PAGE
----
Tuesday, May 31, 2011

Shhh … I Know 101 Secrets!

The much anticipated sequel to Emotional Intensity for Gifted Students101 Success Secrets for Gifted Kids – by author Christine Fonseca is on bookshelves now. It is a comprehensive companion book that kids and parents will both appreciate.

Most books about gifted children or gifted education are written for educators or for parents. This book is written for kids 8 to 12 years old. It speaks directly to them and meets them on a level you would expect for a gifted child. The author is not condescending, nor does she address them as if they are adults.

Throughout the book, Ms. Fonseca reveals 101 ‘secrets’ concerning gifted identification and how to deal with the emotional intensity of giftedness as experienced by the kids. It is evident that she has spent many hours talking to and listening to gifted kids and their parents. As you would expect, each secret is thoroughly explained, given a coping strategy, and accompanied by comments from real kids.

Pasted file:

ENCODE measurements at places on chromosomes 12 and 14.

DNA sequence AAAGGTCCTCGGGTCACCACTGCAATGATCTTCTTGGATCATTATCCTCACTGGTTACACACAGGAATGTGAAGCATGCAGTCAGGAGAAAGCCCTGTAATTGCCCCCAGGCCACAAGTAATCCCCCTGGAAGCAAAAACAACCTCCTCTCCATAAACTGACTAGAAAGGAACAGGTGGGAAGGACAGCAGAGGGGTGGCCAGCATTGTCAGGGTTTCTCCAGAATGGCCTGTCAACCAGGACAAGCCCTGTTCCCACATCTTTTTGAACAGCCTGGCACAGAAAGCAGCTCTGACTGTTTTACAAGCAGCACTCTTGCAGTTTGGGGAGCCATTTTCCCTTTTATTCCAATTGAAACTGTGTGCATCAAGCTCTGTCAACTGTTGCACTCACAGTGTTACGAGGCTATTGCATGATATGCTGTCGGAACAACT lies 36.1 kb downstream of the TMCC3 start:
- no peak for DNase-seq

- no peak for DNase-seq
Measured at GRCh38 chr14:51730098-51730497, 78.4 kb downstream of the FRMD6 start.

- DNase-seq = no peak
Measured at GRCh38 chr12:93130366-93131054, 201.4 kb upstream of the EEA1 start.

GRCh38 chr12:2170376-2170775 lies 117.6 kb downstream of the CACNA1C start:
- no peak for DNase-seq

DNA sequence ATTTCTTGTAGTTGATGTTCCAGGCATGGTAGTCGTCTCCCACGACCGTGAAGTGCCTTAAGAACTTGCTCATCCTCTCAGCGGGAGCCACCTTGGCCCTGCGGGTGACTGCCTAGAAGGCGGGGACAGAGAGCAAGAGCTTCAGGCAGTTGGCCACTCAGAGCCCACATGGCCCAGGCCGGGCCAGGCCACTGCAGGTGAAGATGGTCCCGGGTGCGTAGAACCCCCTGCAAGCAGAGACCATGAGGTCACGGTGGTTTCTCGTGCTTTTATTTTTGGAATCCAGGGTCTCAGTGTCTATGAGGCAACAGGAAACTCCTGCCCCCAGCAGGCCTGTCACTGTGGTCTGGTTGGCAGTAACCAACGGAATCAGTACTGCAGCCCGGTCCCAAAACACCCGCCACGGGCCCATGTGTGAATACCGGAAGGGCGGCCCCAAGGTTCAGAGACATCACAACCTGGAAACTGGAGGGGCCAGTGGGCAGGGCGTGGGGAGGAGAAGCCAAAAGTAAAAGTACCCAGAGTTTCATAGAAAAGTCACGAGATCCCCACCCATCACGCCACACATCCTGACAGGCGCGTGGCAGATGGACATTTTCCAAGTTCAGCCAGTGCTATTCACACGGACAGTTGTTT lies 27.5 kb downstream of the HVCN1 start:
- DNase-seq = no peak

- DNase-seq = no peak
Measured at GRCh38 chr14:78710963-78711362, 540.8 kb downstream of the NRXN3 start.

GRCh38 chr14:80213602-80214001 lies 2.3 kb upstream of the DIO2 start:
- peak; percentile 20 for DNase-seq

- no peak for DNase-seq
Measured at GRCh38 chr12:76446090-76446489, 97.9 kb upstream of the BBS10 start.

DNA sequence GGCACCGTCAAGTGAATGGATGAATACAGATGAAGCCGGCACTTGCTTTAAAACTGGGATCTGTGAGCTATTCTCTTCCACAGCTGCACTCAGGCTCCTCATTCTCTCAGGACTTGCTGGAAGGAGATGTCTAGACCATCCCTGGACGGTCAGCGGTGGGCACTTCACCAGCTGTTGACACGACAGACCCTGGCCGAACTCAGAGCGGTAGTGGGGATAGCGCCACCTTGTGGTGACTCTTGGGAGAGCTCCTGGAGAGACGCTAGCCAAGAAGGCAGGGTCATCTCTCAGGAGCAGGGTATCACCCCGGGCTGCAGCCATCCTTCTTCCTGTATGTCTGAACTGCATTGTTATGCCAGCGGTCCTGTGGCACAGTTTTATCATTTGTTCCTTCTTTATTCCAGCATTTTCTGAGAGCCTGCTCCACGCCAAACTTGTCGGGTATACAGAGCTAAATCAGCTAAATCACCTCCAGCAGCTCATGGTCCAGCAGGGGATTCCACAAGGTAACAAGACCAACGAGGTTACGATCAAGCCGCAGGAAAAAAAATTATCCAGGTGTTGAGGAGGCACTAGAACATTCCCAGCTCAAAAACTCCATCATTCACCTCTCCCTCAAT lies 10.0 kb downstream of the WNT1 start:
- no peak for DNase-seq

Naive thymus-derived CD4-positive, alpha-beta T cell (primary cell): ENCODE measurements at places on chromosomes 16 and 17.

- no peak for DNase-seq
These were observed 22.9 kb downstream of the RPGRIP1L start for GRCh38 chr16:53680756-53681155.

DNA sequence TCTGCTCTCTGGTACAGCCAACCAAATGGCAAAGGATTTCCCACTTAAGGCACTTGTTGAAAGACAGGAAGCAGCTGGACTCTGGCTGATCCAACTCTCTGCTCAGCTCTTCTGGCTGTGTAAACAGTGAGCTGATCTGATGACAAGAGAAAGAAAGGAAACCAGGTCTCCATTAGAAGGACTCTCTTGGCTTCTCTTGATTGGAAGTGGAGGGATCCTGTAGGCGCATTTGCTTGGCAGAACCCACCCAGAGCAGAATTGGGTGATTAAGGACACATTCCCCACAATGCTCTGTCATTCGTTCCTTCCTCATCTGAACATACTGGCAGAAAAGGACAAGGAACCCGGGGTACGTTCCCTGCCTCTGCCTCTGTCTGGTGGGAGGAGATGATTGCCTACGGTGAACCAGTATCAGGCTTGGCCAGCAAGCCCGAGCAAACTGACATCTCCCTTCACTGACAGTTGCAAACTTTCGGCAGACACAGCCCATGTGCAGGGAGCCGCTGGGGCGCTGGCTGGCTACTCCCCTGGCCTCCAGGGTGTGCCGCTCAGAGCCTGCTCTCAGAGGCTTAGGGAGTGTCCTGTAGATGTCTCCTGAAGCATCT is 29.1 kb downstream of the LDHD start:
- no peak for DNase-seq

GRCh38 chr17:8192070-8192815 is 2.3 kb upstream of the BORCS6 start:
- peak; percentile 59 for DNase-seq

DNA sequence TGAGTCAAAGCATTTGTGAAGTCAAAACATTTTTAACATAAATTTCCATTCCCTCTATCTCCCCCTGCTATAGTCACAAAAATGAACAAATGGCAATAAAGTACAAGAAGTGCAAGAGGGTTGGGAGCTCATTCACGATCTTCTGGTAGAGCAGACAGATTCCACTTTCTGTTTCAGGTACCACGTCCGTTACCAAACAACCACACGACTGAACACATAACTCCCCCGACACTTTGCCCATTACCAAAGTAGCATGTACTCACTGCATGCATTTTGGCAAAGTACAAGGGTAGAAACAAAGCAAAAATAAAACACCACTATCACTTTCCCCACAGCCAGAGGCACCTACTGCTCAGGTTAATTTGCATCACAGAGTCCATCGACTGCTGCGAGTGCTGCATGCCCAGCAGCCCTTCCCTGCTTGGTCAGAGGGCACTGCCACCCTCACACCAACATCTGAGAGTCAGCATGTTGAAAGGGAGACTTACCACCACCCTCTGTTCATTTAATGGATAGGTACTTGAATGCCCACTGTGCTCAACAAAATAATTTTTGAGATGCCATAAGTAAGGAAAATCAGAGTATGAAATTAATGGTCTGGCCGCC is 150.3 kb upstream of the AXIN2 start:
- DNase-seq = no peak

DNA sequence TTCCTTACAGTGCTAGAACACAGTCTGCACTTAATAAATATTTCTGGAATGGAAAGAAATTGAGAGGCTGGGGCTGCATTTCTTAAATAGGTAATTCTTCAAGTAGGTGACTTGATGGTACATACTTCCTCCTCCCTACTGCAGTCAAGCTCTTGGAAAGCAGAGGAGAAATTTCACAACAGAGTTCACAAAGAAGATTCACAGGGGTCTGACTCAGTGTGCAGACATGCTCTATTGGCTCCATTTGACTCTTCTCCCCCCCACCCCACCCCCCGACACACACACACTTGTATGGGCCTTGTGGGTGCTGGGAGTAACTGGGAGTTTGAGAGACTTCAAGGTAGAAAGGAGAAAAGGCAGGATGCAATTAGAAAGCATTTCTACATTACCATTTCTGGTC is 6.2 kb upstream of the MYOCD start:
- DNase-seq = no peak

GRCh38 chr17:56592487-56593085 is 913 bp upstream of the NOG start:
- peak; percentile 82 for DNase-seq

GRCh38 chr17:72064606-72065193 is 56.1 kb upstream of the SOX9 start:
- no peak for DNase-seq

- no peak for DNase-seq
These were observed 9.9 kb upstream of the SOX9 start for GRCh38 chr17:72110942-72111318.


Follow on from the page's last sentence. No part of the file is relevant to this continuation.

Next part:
The way in which the book is laid out is unique and so practical. It is divided into three different aspects of a gifted child’s life – school, friends, and family. Each of these is approached in a different manner. Along with the secrets, there are tips such as, ‘how to talk to teachers,’ ‘tips for reaching your potential,’ and ‘tips for building creativity.’ Different sections of the book also include ‘Parents Sound Off’ – revealing how parents feel about different situations and ‘What do you think?’ – a place for self-reflection.

One of the reasons I am such a fan of this book (and this author) is that the reader is made to feel as if the book was written especially for him or her. The author has the uncanny ability to personalize her words to such an extent that it seems like she is sitting across the table from you. As a parent, the quotes in the book sometimes sound like I’m hearing my own children speak. As a gifted advocate, I find myself trying to memorize passages for the next meeting with a parent. Guaranteed … you will, too!